ATLANTA -- As a child growing up -- and up -- at military bases around the world, Shaquille O'Neal said he dreamed about playing for the Los Angeles Lakers. He would imitate his favorite stars of "Showtime." First it was Norm Nixon and later, perhaps when it become evident he wasn't going to be a point guard, it was Kareem Abdul-Jabbar.
At the age of 24, O'Neal's boyhood dream has come true.
But yesterday's announcement that the 7-foot-1, 300-pound free-agent center had left the Orlando Magic after four seasons to join the Lakers wasn't about fantasy. Or maybe it was, when you consider that O'Neal's seven-year contract is for $120 million and averages $17.1 million per year, the second-highest annual salary in the NBA behind Chicago Bulls superstar Michael
"Change is for the good and change is for the better. This was a dream," O'Neal said at a news conference at Centennial Olympic Park, where he and the Dream Team are preparing for the Summer Games. "It was a very tough decision. Orlando was the first option, but I think I made the right decision. . . . The Lakers gave me the best offer."
Magic general manager John Gabriel disagreed, saying Orlando topped the Los Angeles bid, but he did not disclose the amount. The Magic's previous reported offer was for $115 million over seven years.
"Our job, from a management standpoint, was to put a fair-market deal on the table. I think we did that, clearly," Gabriel said. "It's just a disappointing end. We lost a family member today. But we will regroup."
O'Neal's contract is the most lucrative total package in team sports history and the second this year to exceed $100 million, after Alonzo Mourning's seven-year, $112 million deal with the Miami Heat.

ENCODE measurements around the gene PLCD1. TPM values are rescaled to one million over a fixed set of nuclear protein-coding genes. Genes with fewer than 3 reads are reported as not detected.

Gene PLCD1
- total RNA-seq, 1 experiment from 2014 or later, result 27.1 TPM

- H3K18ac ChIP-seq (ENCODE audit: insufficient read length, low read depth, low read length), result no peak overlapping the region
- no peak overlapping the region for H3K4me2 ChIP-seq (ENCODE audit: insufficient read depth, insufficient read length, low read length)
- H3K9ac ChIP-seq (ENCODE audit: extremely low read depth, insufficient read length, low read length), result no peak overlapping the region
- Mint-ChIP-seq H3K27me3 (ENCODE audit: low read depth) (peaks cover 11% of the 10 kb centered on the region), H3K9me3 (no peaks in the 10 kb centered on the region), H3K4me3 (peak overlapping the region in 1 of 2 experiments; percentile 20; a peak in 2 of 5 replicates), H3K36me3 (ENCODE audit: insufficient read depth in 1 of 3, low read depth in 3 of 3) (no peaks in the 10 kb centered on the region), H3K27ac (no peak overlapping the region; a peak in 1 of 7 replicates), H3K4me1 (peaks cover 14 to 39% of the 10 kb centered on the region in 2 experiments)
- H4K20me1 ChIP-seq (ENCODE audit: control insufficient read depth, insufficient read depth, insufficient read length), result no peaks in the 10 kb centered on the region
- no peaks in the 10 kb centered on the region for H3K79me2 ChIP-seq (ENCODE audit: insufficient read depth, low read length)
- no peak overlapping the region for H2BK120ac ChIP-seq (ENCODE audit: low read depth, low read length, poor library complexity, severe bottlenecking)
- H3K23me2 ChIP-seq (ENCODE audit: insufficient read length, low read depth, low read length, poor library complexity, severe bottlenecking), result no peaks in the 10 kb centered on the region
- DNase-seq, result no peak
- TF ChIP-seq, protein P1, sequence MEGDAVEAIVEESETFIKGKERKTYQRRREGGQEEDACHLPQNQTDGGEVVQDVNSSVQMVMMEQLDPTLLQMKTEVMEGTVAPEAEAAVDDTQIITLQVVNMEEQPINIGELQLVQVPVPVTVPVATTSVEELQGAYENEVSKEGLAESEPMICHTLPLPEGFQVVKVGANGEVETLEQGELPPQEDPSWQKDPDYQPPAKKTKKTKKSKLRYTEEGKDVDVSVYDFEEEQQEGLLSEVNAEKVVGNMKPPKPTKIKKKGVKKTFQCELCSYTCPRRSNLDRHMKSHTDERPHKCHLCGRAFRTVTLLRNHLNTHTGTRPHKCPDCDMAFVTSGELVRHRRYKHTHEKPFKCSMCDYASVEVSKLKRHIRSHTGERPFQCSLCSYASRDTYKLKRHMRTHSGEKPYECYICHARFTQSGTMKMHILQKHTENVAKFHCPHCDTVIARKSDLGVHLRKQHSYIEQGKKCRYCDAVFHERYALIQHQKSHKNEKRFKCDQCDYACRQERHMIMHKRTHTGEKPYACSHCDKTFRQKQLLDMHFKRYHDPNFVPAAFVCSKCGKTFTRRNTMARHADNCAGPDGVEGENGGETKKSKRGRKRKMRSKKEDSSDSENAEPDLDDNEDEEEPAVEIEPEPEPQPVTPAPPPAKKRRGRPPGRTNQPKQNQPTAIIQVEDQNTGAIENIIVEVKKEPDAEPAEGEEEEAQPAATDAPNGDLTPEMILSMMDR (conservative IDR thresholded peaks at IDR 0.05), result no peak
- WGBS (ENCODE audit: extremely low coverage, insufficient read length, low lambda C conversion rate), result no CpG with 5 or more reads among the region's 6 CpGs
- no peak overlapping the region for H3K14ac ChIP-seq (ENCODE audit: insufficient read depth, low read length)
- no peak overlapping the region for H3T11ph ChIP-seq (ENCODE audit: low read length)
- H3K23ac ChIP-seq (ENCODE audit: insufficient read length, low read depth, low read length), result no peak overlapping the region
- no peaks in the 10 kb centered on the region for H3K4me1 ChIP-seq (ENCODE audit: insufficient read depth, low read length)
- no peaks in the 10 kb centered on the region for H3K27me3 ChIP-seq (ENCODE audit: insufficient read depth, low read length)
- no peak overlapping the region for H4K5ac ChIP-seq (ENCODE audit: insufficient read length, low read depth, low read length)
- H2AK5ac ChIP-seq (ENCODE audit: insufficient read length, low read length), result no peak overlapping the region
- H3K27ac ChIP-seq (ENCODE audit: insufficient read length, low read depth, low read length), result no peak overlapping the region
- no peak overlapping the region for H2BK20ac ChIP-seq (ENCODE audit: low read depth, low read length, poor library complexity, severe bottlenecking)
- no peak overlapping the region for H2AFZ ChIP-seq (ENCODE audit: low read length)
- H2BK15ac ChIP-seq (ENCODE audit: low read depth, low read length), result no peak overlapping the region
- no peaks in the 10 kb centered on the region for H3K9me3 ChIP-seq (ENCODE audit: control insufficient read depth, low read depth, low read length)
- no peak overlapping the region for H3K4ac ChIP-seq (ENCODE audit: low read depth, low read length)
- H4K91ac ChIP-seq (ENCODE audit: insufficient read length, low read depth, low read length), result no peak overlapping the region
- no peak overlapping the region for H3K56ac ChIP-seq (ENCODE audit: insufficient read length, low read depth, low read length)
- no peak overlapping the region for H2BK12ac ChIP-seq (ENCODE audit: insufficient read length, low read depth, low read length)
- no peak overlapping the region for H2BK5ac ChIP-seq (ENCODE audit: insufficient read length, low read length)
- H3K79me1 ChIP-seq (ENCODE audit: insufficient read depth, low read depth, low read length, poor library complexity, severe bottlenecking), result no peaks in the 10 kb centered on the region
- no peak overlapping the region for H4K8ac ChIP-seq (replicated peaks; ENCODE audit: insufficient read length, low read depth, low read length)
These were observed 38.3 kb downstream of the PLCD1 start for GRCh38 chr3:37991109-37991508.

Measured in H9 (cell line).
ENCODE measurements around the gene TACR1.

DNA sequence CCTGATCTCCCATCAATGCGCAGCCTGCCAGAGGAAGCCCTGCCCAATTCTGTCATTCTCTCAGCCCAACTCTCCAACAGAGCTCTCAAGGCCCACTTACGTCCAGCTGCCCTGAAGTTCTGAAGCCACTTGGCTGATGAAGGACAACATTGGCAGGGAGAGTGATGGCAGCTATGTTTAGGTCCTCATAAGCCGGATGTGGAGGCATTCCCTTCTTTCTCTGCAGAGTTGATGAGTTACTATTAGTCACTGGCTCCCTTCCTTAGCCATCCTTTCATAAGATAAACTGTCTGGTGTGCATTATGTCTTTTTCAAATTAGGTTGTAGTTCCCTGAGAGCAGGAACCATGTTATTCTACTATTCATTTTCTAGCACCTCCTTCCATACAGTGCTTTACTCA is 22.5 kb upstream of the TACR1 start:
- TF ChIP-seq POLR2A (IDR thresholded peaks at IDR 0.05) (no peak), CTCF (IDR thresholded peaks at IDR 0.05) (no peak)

O'Neal's deal also includes an escape clause after three years, but it seems doubtful that the star of the recently released movie "Kazaam" will venture too far from Hollywood.
Asked if the proximity to Hollywood helped cement the deal, O'Neal said no, adding that he will limit his acting to the off-season.
"People say I don't care enough about basketball because I like to do other things," he said. "There's no way I was playing 82 games and doing a movie during the season."
O'Neal played in only 54 games last season after breaking his thumb in the preseason. He went on to average 26.6 points and 11.3 rebounds, but the Magic, swept in the 1995 NBA Finals by the Houston Rockets, was swept in the Eastern Conference finals by Chicago.
"I have a good chance [to win an NBA title] with the Lakers," said O'Neal, whose career averages are 27.2 points and 12.5 rebounds. "They have a good team. It's not like I'm going to a team of old guys. I bring a lot. I score a little bit and play some defense and I've been working on my free throws."
Said Lakers general manager Jerry West: "He's a great talent and a great personality. Los Angeles is a town of personalities and a city that embraces its personalities. The Lakers have a guy who's a 24-year-old superstar who's going to take us to that incredible level."
The impact was felt immediately, as the Lakers announced the price of their cheapest ticket had risen from $9.50 to $21. Also, to clear money under the salary cap, they traded two former No. 1 draft picks, George Lynch and Anthony Peeler, to the Vancouver Grizzlies for two future second-round picks.
O'Neal will wear No. 34 -- "My father wore that number when he played," he said -- since the 32 he wore with the Magic and the 33 he wore at LSU were retired along with legends Magic Johnson and Abdul-Jabbar, respectively.
But his mere presence in a Lakers uniform will tip the balance of power throughout the league, especially in the Eastern Conference, where the newly revitalized New York Knicks will have only the Bulls to challenge.
"It's kind of devastating," said Anfernee Hardaway, O'Neal's former Magic teammate. "We can do it for a little while like we did last season, but I don't think we can win the entire season without a big man."
Pub Date: 7/19/96